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I'm working on this project that I need to override the compareTo() method in the Comparable interface in one class and create a new TreeSet in another using the first class. What i've written eclipse doesn't have a problem with, but when I try to create a TreeSet in the second class it I get this error:
Exception in thread "main" java.lang.ClassCastException: NameRank cannot be cast to java.lang.String at NameRank.compareTo(NameRank.java:1)
my compareTo() class is supposed to set the “Natural Ordering” of the class to alphabetical by the Name field. mine looks like this:
public int compareTo(String o)
int res = 0;
if (this.name.compareTo(o) < 0)
res = -1;
if (this.name == o)
res = 0;
if (this.name.compareTo(o) > 0)
res = 1;
Your NameRank class seems to implements Comparator<String> ? That's kinda wrong -- it should implement Comparator<NameRank>. After all, your TreeSet contains NameRank objects, so a NameRank object needs to compare to another NameRank object.
"Research" or no, the stack trace doesn't lie. It shows exactly what code is excuting when the error occurs. It shows you calling add() on a TreeSet at line 200 of your program (it's numbered 201 here but that's probablyjust a cut-and-paste thing.) TreeSet.add() calls TreeMap.put() (since a TreeSet is just a TreeMap internally) and then the NullPointerException occurs. What this means is that you're calling add() with "null" as an argument. That's pretty obvious -- the array "last" is allocated at a fixed size, but the number of elements added to it is determined by an external file. The loop that reads from the file is pretty dodgy, and all those empty catch blocks mean that if something goes wrong and not a single line is properly read, we won't actually know about it; the errors will just be ignored. "compareTo" is absolutely not involved.
Note that you can add "null" to any List implementation legally, and HashSet (HashMap) has a special provision for adding a null key. Of the collections you use, then, TreeSet is the first one sensitive to "null" being added, so that's where the problem appears. But frankly, who knows where the nulls are coming from. Is the array supposed to be exactly the right size to hold the records from the file? Why not size the array based on the number of records you find, instead (collect the lines in a List, and only when you know the count, then allocate an array.)
So to reiterate my main points:
1) Stack traces don't lie. Don't imagine the problem is somewhere else when the stack trace tells you precisely where the error occurs.
2) Read the Javadocs for the classes you use so you know (for example) how they handle nulls!
3) Computers are NOT mysterious. They are machines with absolutely deterministic behavior. If you don't know why something happens, find out.
4) NEVER HAVE EMPTY CATCH BLOCKS!
And one more point: never, ever, write a couple hundred lines of code and then push them off a cliff, as you've done here. There's too much code here to now go back and fix. Write a few, compile, test. Then write a few more, compile, and test. Don't move forward with step 6 until step 5 is perfect. Add print statements temporarily to help you understand exactly what your code is doing, or step through it with a debugger. Never be mystified -- always make sure you understand!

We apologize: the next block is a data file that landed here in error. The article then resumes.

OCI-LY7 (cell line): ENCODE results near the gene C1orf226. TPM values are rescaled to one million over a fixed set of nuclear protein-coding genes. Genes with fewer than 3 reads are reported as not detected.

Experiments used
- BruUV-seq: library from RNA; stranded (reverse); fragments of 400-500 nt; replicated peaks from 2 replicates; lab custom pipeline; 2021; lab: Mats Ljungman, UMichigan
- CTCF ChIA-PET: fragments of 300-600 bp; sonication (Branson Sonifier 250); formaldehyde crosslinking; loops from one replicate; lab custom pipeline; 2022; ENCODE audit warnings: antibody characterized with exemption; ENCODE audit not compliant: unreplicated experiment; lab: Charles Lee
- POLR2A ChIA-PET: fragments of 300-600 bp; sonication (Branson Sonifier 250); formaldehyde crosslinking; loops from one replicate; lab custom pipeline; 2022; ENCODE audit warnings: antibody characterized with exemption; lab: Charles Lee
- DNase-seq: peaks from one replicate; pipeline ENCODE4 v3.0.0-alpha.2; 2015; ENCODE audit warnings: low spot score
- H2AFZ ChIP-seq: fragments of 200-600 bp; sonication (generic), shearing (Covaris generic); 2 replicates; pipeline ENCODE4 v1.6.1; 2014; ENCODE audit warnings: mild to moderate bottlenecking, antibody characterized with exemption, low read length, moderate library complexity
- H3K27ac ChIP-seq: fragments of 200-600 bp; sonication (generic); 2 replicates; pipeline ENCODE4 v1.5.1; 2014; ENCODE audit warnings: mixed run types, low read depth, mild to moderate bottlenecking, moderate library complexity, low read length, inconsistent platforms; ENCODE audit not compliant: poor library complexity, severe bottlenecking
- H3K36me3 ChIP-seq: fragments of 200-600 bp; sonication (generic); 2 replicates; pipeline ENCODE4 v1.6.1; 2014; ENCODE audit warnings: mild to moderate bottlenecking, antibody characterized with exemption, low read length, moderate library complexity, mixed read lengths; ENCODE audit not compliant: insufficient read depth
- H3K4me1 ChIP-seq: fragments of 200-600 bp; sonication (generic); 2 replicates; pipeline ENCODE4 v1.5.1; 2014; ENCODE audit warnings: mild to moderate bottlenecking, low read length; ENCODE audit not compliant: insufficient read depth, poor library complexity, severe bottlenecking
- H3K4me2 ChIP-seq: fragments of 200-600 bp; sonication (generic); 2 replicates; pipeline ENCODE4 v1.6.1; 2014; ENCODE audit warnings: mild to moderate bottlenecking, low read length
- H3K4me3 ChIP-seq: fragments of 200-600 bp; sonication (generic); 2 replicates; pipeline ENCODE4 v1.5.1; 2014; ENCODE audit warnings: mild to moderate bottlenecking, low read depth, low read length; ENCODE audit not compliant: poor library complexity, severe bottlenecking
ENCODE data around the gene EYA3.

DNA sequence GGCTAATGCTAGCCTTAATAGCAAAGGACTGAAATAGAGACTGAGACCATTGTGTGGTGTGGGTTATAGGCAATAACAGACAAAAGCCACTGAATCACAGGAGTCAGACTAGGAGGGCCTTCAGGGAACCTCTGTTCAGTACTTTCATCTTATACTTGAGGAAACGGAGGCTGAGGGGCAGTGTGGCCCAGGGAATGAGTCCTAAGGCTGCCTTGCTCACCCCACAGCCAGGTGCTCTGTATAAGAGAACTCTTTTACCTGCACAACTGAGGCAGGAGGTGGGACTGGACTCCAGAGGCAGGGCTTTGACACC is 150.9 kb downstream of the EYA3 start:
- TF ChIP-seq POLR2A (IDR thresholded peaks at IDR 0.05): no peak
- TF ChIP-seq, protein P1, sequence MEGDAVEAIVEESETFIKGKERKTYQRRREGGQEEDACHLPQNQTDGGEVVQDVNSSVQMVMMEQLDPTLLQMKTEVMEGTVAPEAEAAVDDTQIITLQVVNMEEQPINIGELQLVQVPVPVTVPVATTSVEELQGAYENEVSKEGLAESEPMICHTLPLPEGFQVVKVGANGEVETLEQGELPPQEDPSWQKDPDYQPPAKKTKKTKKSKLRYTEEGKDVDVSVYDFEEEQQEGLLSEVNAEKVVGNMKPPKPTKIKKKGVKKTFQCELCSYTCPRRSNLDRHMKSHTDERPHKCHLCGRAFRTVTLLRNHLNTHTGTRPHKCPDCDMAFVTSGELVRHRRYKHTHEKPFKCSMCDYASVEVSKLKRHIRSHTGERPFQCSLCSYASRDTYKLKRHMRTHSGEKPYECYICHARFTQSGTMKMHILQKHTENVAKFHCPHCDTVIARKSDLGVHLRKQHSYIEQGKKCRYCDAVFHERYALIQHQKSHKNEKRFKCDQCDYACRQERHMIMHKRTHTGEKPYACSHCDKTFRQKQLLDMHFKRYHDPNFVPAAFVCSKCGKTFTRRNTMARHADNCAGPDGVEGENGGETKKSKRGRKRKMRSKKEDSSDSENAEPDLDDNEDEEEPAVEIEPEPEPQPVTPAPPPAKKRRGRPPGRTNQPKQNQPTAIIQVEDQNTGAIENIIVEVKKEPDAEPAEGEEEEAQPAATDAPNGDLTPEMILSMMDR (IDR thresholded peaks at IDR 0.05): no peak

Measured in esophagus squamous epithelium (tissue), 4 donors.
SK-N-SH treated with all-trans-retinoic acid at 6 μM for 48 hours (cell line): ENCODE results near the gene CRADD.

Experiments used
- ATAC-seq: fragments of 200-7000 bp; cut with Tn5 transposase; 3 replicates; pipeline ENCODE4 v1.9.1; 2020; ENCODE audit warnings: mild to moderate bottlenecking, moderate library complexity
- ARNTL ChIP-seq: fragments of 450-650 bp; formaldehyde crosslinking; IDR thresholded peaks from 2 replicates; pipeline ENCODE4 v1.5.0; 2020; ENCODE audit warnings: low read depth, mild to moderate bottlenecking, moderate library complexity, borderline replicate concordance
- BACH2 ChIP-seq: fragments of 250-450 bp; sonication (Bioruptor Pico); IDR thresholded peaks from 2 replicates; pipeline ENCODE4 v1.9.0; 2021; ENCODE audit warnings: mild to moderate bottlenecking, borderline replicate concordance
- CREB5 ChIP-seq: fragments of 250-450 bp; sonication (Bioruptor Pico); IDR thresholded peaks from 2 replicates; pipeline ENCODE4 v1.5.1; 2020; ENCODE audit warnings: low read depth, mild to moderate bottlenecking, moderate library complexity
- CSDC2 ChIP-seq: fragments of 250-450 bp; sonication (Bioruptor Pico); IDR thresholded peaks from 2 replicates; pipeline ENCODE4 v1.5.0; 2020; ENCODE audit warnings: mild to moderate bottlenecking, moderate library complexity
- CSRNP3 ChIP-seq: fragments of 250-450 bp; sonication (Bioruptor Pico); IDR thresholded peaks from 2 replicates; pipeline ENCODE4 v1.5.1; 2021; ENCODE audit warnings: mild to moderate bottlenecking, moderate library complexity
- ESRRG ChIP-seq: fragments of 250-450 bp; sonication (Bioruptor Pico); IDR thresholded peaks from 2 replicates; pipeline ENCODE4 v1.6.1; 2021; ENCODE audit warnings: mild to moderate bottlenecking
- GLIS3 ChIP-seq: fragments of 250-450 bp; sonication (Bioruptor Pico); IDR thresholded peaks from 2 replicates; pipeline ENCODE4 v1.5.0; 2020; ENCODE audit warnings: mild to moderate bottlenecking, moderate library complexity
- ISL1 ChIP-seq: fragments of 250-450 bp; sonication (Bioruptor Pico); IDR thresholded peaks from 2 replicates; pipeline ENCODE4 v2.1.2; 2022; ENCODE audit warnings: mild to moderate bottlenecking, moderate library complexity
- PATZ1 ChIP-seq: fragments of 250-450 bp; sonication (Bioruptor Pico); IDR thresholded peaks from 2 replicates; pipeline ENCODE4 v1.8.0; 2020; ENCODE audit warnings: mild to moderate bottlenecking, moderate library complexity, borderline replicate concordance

Seriously, use JUnit. Both Eclipse and Netbeans will generate the tests for you with a click or two.
Do it early, test often.
It really will make your life easier.
Joined: Oct 17, 2009
The arrays are sized to two exact files my professor gave us and the program is built to only read those two files. What I don't get is how can there be a Null Pointer Exception if every one of the previous data structures (Array List, Hash Set, Linked List) can read the data fine before getting to the TreeSet? When I comment out the whole TreeSet benchmarking section the program runs fine, just when it is uncommented do I get a null pointer exception. Is there some kind of special rule for TreeSets I don't know about and need to implement in my code?
Nathan Doe wrote:The arrays are sized to two exact files my professor gave us and the program is built to only read those two files. What I don't get is how can there be a Null Pointer Exception if every one of the previous data structures (Array List, Hash Set, Linked List) can read the data fine before getting to the TreeSet? When I comment out the whole TreeSet benchmarking section the program runs fine, just when it is uncommented do I get a null pointer exception. Is there some kind of special rule for TreeSets I don't know about and need to implement in my code?
Step 1. Stop speculating. Use the NPE to locate the exact line of the exception. Then add logging, or printouts to confirm that the reference is actually null. Confirm the null, then figure out how it happened.
Joined: Oct 17, 2009
Ok, so it looks like I made the Array "last" one spot too big which the TreeSet didn't like. Im guessing that TreeSets don't accept null values for positions in them where as the other data structures just store the null value.
Nathan Doe wrote:Ok, so it looks like I made the Array "last" one spot too big which the TreeSet didn't like. Im guessing that TreeSets don't accept null values for positions in them where as the other data structures just store the null value.
I believe, and I may be wrong, the TreeSet class can take a null, if you are using a Comparator. If you are using Comparable elements, then you'll get a NullPointerException because the TreeSet can't compare the element.
I’ve looked at a lot of different solutions, and in my humble opinion Aspose is the way to go. Here’s the link: http://aspose.com
subject: Implementing Comparable Interface with TreeSets